Virtually all US polls in the 2016 Presidential Election predicted that Hillary Clinton would win—they were wrong. The same polls forecast a resounding Democratic win in the 2020 Presidential election, but instead, Biden barely won and the Democrats squeaked through with tiny majorities in both chambers of Congress. In the 2018 Midterm election, polls often predicted the wrong winner.
Why are polls frequently wrong? Will they be wrong again in 2022?
The public has a fundamental misconception about polling. Because polls give their results in specific figures, “this candidate has a 52% chance of winning over that opponent at 48%”, people think polling is an exact science. Nothing could be farther from the truth. What do polls try to do? To identify a sample of the population that is an exact reflection of those who will finally vote in an election, and to obtain from such a sample precise knowledge as to whom they will vote for.
An impossible equation
It is an impossible equation, particularly in a population that is shifting as broadly as is the US electorate, where in a Midterm Election only 40%-45% of eligible voters cast a ballot, so already identifying a sample that is a precise reflection of the final pool of voters is impossible, pollsters have to make estimates of the most likely sample. And even if they could define a theoretical sample very close to the future final result, they would have enormous difficulty to find eligible voter that would be the exact mirror image of the pre-defined sample.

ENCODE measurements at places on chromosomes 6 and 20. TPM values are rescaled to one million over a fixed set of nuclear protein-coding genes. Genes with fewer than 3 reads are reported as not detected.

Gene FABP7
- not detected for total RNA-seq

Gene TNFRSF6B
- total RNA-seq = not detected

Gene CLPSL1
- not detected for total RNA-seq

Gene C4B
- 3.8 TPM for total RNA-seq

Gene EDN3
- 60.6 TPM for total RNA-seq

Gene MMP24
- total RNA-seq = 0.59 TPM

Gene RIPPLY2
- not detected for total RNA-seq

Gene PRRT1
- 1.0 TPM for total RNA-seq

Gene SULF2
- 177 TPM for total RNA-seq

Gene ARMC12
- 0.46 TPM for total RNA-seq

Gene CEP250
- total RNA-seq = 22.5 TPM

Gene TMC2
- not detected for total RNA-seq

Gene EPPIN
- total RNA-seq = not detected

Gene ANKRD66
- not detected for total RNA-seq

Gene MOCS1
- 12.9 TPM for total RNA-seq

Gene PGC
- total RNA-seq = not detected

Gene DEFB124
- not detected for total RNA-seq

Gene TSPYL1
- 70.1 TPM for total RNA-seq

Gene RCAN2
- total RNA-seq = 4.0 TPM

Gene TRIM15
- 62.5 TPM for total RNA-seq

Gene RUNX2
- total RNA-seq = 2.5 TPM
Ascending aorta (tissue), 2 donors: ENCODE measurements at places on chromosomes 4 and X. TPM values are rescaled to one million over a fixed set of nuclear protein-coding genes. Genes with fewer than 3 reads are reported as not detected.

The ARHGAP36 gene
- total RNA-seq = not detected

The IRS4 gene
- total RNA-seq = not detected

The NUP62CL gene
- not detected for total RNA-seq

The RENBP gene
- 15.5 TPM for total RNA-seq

Pollsters reach out to people by telephone, with at least obvious risks of bias, i) who pollsters are able to reach, that is who answers their phones, and ii) whether the answers given to the question are true. Pollsters constantly seek to measure where they have been wrong in the past and adjust to compensate for biases, but of course this remains a highly subjective, approximate business.
In fact, recent polling in the US has tended to improve in accuracy. For example, in one study, polls for the House Election in the last Midterm Election, in 2018, were accurate within 2.8 percentage points, a remarkable result and an improvement from the recent discrepancy estimated at 3.8% (Senate poll results were off by only 4.2%, as compared to 5.2% historically). So for races where the difference in candidates will be greater than 3%-4%, we can probably expect poll accuracy to be quite high.
But there is another, fundamental reason why polls are likely to continue to be wrong in predicting US election results: in contrast to most European countries, the US electorate is split into two virtually equal camps, Democrats and Republicans, and many elections are decided by differences that are tiny. Elections in the US are often decided by a tiny number of votes: the 2020 US Presidential Election was decided by votes in 4 critical states representing less than 0.0006% of total votes cast. In other words, polls would have to be 100 times more accurate than their current margin of error to reliably predict the results of US presidential elections, an impossible objective.
Given the structural approximation of the very process of polling, the nature of the US election system with most elections operating at the state level or congressional district level, rather than single national elections typical in Europe, and the virtual parity in the US electorate between Democrats and Republicans, US polls will continue to sometimes be wrong.